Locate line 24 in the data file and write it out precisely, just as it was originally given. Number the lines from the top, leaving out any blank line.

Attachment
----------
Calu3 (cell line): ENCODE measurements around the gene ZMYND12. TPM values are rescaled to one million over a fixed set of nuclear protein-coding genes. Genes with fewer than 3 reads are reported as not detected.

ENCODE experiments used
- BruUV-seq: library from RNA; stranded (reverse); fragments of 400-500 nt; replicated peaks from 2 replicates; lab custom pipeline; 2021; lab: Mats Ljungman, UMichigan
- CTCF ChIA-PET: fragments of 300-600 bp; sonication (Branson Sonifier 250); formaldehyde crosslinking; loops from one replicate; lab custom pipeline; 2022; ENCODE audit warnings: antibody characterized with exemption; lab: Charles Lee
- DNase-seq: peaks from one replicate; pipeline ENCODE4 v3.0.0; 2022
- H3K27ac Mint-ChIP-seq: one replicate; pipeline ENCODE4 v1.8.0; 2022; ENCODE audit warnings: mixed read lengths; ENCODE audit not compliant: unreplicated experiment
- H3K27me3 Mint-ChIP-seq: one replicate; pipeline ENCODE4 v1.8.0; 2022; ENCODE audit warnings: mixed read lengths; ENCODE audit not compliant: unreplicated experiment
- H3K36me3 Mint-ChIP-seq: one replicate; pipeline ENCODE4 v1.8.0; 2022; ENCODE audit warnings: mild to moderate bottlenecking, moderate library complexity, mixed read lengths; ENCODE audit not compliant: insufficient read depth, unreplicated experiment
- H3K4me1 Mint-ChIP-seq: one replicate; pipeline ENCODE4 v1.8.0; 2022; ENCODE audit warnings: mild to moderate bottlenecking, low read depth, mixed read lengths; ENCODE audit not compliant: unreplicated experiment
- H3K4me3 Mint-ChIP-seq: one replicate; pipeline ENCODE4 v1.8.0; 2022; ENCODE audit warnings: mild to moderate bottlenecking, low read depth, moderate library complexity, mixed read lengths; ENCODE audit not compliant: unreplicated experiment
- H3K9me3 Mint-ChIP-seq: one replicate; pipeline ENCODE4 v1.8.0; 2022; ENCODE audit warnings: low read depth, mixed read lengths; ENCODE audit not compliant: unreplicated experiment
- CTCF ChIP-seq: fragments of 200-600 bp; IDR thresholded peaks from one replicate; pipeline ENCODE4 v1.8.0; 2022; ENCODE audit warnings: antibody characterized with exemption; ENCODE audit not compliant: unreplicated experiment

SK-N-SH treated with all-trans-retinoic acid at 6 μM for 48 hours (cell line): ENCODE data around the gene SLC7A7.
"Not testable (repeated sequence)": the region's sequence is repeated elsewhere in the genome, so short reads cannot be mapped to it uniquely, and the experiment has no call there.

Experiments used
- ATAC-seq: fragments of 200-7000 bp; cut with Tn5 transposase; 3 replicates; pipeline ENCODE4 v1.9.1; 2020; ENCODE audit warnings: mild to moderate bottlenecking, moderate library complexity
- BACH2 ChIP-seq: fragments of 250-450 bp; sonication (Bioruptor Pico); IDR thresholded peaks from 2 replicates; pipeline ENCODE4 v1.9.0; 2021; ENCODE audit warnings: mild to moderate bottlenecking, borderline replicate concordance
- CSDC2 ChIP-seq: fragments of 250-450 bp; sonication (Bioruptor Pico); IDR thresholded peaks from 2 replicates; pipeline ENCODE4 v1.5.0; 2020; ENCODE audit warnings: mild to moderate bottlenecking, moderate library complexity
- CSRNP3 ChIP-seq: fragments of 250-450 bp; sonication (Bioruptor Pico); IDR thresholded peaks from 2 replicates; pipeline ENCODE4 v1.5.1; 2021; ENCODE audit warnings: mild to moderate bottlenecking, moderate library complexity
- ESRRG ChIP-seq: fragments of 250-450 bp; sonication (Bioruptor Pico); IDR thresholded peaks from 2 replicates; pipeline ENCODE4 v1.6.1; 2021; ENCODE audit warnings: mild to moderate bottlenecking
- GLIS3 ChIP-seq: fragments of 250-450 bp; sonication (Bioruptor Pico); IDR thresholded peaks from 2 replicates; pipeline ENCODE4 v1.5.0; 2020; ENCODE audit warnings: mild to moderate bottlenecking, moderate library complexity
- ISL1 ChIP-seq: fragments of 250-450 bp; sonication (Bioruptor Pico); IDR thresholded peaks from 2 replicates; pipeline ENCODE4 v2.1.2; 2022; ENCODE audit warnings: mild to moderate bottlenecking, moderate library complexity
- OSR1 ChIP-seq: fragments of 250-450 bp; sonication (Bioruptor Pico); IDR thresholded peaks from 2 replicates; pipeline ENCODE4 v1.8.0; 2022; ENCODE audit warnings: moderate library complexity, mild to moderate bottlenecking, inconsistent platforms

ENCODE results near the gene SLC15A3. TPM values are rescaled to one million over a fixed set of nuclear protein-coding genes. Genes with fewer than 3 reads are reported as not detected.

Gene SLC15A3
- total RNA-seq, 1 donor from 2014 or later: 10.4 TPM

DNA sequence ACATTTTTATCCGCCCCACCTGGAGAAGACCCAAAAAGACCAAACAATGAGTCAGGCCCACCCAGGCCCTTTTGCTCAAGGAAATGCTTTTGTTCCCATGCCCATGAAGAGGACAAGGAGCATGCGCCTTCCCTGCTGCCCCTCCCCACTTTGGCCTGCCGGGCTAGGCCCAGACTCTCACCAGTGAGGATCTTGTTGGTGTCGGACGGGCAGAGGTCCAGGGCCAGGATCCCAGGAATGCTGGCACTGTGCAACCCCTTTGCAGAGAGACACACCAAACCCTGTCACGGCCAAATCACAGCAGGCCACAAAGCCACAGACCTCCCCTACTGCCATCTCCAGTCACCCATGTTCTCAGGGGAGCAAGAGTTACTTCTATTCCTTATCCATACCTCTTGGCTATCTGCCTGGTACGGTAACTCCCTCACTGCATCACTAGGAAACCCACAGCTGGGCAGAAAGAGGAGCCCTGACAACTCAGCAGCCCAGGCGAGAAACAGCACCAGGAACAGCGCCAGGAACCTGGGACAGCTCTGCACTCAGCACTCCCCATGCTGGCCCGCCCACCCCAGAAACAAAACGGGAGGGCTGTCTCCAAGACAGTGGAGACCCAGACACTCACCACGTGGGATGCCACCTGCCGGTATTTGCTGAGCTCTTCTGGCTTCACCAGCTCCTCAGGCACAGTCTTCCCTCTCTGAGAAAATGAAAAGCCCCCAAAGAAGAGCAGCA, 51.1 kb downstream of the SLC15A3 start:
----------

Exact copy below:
ENCODE results near the gene SLC15A3. TPM values are rescaled to one million over a fixed set of nuclear protein-coding genes. Genes with fewer than 3 reads are reported as not detected.